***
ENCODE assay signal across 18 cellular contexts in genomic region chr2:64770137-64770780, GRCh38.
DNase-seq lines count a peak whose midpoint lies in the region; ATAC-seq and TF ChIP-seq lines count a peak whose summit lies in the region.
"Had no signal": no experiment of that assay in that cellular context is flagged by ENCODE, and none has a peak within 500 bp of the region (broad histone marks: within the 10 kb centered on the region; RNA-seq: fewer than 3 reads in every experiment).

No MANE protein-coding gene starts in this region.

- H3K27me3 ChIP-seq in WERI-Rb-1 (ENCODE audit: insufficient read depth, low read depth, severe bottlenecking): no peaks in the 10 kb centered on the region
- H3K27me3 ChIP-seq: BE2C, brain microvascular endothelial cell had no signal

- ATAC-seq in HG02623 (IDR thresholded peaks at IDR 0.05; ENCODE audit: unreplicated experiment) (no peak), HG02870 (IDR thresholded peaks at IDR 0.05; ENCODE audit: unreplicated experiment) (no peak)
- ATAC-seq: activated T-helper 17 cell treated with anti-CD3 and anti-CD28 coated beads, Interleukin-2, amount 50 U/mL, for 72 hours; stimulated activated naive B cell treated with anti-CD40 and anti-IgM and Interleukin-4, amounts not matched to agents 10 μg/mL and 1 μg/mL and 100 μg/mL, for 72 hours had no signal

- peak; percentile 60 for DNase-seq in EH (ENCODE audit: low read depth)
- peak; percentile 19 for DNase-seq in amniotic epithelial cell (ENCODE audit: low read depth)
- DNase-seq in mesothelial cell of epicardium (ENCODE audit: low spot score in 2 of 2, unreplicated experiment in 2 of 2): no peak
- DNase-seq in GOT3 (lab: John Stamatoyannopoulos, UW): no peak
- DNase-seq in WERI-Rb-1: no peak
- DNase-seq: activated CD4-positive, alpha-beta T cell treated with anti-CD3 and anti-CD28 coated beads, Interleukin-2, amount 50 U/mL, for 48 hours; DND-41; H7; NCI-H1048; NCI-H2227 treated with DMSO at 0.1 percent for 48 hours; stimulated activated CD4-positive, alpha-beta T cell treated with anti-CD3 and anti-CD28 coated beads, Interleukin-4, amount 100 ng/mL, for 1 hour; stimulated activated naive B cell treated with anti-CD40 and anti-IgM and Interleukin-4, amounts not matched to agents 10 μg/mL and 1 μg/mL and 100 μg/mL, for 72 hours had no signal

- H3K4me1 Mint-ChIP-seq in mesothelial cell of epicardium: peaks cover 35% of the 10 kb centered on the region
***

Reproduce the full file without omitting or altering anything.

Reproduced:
ENCODE assay signal across 18 cellular contexts in genomic region chr2:64770137-64770780, GRCh38.
DNase-seq lines count a peak whose midpoint lies in the region; ATAC-seq and TF ChIP-seq lines count a peak whose summit lies in the region.
"Had no signal": no experiment of that assay in that cellular context is flagged by ENCODE, and none has a peak within 500 bp of the region (broad histone marks: within the 10 kb centered on the region; RNA-seq: fewer than 3 reads in every experiment).

No MANE protein-coding gene starts in this region.

- H3K27me3 ChIP-seq in WERI-Rb-1 (ENCODE audit: insufficient read depth, low read depth, severe bottlenecking): no peaks in the 10 kb centered on the region
- H3K27me3 ChIP-seq: BE2C, brain microvascular endothelial cell had no signal

- ATAC-seq in HG02623 (IDR thresholded peaks at IDR 0.05; ENCODE audit: unreplicated experiment) (no peak), HG02870 (IDR thresholded peaks at IDR 0.05; ENCODE audit: unreplicated experiment) (no peak)
- ATAC-seq: activated T-helper 17 cell treated with anti-CD3 and anti-CD28 coated beads, Interleukin-2, amount 50 U/mL, for 72 hours; stimulated activated naive B cell treated with anti-CD40 and anti-IgM and Interleukin-4, amounts not matched to agents 10 μg/mL and 1 μg/mL and 100 μg/mL, for 72 hours had no signal

- peak; percentile 60 for DNase-seq in EH (ENCODE audit: low read depth)
- peak; percentile 19 for DNase-seq in amniotic epithelial cell (ENCODE audit: low read depth)
- DNase-seq in mesothelial cell of epicardium (ENCODE audit: low spot score in 2 of 2, unreplicated experiment in 2 of 2): no peak
- DNase-seq in GOT3 (lab: John Stamatoyannopoulos, UW): no peak
- DNase-seq in WERI-Rb-1: no peak
- DNase-seq: activated CD4-positive, alpha-beta T cell treated with anti-CD3 and anti-CD28 coated beads, Interleukin-2, amount 50 U/mL, for 48 hours; DND-41; H7; NCI-H1048; NCI-H2227 treated with DMSO at 0.1 percent for 48 hours; stimulated activated CD4-positive, alpha-beta T cell treated with anti-CD3 and anti-CD28 coated beads, Interleukin-4, amount 100 ng/mL, for 1 hour; stimulated activated naive B cell treated with anti-CD40 and anti-IgM and Interleukin-4, amounts not matched to agents 10 μg/mL and 1 μg/mL and 100 μg/mL, for 72 hours had no signal

- H3K4me1 Mint-ChIP-seq in mesothelial cell of epicardium: peaks cover 35% of the 10 kb centered on the region